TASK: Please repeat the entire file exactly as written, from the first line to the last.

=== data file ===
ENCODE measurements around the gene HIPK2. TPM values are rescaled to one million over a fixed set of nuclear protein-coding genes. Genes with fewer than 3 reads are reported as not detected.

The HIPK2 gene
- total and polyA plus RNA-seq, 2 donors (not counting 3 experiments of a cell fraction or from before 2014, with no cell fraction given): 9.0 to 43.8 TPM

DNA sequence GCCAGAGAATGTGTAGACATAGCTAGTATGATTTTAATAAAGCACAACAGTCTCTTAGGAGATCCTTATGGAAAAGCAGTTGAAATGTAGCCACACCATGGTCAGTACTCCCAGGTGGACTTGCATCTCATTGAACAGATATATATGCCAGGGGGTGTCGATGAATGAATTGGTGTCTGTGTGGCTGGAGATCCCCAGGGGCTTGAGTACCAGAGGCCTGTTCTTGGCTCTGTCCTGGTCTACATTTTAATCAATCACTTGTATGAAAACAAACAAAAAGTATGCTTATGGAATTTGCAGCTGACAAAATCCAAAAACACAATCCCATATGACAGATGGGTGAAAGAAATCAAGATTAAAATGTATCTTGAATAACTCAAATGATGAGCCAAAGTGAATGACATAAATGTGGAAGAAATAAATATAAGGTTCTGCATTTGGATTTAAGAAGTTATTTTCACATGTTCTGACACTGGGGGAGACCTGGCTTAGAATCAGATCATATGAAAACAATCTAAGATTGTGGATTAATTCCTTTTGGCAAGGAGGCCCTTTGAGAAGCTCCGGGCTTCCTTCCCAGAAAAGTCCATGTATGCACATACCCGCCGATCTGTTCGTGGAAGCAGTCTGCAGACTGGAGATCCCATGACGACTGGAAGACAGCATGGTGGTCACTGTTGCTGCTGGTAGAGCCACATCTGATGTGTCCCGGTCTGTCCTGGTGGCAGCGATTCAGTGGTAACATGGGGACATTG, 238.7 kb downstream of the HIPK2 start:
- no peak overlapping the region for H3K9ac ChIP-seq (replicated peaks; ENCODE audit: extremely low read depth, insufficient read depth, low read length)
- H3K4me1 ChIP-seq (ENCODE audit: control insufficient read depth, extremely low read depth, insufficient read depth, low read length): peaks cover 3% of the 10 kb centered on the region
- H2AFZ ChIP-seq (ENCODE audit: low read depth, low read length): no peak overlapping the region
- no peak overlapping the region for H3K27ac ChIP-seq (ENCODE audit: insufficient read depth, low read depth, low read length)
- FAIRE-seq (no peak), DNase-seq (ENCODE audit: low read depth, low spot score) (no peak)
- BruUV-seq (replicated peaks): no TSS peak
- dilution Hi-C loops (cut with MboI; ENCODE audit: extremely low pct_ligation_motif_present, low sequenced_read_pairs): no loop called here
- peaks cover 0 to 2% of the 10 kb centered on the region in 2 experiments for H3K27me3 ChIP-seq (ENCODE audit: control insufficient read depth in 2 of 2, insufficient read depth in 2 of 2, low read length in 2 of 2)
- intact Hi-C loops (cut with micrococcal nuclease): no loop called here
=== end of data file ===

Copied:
ENCODE measurements around the gene HIPK2. TPM values are rescaled to one million over a fixed set of nuclear protein-coding genes. Genes with fewer than 3 reads are reported as not detected.

The HIPK2 gene
- total and polyA plus RNA-seq, 2 donors (not counting 3 experiments of a cell fraction or from before 2014, with no cell fraction given): 9.0 to 43.8 TPM

DNA sequence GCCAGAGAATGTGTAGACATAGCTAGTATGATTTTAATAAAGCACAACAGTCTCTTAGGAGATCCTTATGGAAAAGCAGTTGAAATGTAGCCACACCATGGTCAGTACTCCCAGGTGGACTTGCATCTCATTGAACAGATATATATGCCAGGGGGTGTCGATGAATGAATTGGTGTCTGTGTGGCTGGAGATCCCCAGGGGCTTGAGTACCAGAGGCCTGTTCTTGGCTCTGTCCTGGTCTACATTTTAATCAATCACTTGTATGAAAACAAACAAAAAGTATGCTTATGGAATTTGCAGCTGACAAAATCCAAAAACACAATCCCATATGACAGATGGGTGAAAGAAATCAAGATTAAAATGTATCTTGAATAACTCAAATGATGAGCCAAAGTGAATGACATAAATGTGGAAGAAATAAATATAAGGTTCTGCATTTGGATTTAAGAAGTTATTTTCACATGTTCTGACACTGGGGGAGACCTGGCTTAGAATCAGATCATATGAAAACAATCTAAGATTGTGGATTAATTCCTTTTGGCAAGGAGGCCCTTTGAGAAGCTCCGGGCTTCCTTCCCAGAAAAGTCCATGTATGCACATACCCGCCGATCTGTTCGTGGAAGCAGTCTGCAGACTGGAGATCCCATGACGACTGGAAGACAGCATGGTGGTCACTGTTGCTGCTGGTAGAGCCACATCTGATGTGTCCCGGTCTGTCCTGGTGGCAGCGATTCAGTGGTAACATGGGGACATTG, 238.7 kb downstream of the HIPK2 start:
- no peak overlapping the region for H3K9ac ChIP-seq (replicated peaks; ENCODE audit: extremely low read depth, insufficient read depth, low read length)
- H3K4me1 ChIP-seq (ENCODE audit: control insufficient read depth, extremely low read depth, insufficient read depth, low read length): peaks cover 3% of the 10 kb centered on the region
- H2AFZ ChIP-seq (ENCODE audit: low read depth, low read length): no peak overlapping the region
- no peak overlapping the region for H3K27ac ChIP-seq (ENCODE audit: insufficient read depth, low read depth, low read length)
- FAIRE-seq (no peak), DNase-seq (ENCODE audit: low read depth, low spot score) (no peak)
- BruUV-seq (replicated peaks): no TSS peak
- dilution Hi-C loops (cut with MboI; ENCODE audit: extremely low pct_ligation_motif_present, low sequenced_read_pairs): no loop called here
- peaks cover 0 to 2% of the 10 kb centered on the region in 2 experiments for H3K27me3 ChIP-seq (ENCODE audit: control insufficient read depth in 2 of 2, insufficient read depth in 2 of 2, low read length in 2 of 2)
- intact Hi-C loops (cut with micrococcal nuclease): no loop called here